High Ideals and Grunt Work

Everybody laughs when people say, “Won’t someone think of the children!”  But — well, won’t someone?

In other news, The Jerk has been making some noises.  Not just the noises he makes when he eats too much of my disgusting fried chicken, but “I’m almost done with another movie review” noises.   I believe WordPress has decided that there’s no particular reason anyone would want photos on their posts.  Or paragraphs.  But once he gets that straightened out, I feel sure that you will all be edified in the way that you can only be edified by The Jerk.  If you know what I mean.  Did I mention that I woke up at 3 a.m. and that was pretty much the end of my night?

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12 comments

  1. I’ve been having that problem with WordPress too. I thought it was just my own inexpert-ness…

    Jeanne G.

  2. “Because of our high principles, we are going to make sure the kids Catholic Charities serves stay in foster care. Because of our ideals, we are going to prevent the most consistent and effective benefactor of children from finding homes for them. Never mind the nitty gritty! Never mind those messy children with their ugly little physical needs. We’re talking about principles here—we’re talking about high ideals!”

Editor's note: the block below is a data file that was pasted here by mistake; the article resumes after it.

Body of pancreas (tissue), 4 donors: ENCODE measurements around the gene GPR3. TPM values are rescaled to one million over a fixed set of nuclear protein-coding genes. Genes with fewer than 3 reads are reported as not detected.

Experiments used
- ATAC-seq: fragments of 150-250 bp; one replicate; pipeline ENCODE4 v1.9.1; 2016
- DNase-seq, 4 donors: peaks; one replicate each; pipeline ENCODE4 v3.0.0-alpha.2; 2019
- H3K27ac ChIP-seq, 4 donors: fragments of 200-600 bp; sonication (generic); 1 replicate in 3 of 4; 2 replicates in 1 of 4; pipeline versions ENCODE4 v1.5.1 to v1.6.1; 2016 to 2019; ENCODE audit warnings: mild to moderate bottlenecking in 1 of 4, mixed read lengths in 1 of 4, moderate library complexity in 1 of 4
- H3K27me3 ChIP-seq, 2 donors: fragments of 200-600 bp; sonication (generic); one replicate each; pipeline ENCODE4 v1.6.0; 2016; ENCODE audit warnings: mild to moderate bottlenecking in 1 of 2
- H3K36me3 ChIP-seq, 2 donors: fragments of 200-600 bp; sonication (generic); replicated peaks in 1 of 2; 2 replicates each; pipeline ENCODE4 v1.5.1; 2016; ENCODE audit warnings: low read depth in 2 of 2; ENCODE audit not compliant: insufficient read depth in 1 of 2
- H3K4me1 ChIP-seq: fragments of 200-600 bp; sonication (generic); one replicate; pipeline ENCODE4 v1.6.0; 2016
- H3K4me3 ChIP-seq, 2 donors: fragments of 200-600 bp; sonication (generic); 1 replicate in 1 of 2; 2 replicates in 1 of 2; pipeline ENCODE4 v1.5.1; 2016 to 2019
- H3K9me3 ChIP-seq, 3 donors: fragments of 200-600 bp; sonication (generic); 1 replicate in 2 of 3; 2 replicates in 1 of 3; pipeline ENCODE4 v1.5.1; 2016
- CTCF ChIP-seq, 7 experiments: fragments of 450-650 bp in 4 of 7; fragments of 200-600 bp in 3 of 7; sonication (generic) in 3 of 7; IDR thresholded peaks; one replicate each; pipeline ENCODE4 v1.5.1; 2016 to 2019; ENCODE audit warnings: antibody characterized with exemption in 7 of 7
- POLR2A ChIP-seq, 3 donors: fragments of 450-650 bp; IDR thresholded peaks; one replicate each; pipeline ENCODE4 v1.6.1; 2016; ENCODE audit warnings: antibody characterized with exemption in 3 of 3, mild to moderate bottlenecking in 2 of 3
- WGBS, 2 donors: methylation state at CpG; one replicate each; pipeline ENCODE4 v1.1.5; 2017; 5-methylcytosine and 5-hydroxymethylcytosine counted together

But couldn’t this argument be turned around on the Church, for its refusal to place children with a gay parents? That because of the Church’s ideals, She’d rather children stay in foster care or orphanages their entire childhood rather than put them in a home with a loving person? I know lots of gay people, some of whom are very good friends of mine, and they are just as capable in my opinion of providing a safe and loving home, even if the Church feels they are sinners (and aren’t all parents sinners, in one way or another?)

    I’m not interested in starting a debate on homosexuality or even whether Catholic Charities should place children in homes that don’t have a husband and wife; I know I won’t convince anyone, and I know well what the Church teaches. But I just wanted to point out that the Church Herself can be seen as putting her ideals over the nitty gritty details like children needing food and shelter.*

    *Unless the Catholic organizations have a 100% success rate in finding a home that meets the Church’s ideals for every single child in their system. Do they?

    • That’s how the argument is usually put forth: the mean old Catholic Church obviously doesn’t care about kids, or else it would just comply. The point is that they’ve BEEN taking care of kids for centuries in this country (filling the gaps that the state’s grotesque mismanagement and incompetence has left), and are suddenly having new restrictions put on them. It’s not as if the Church was serving children, and then suddenly decided to change the rules and kick out everyone who doesn’t want to play along. The system was working just fine, and the state is the one disrupting things.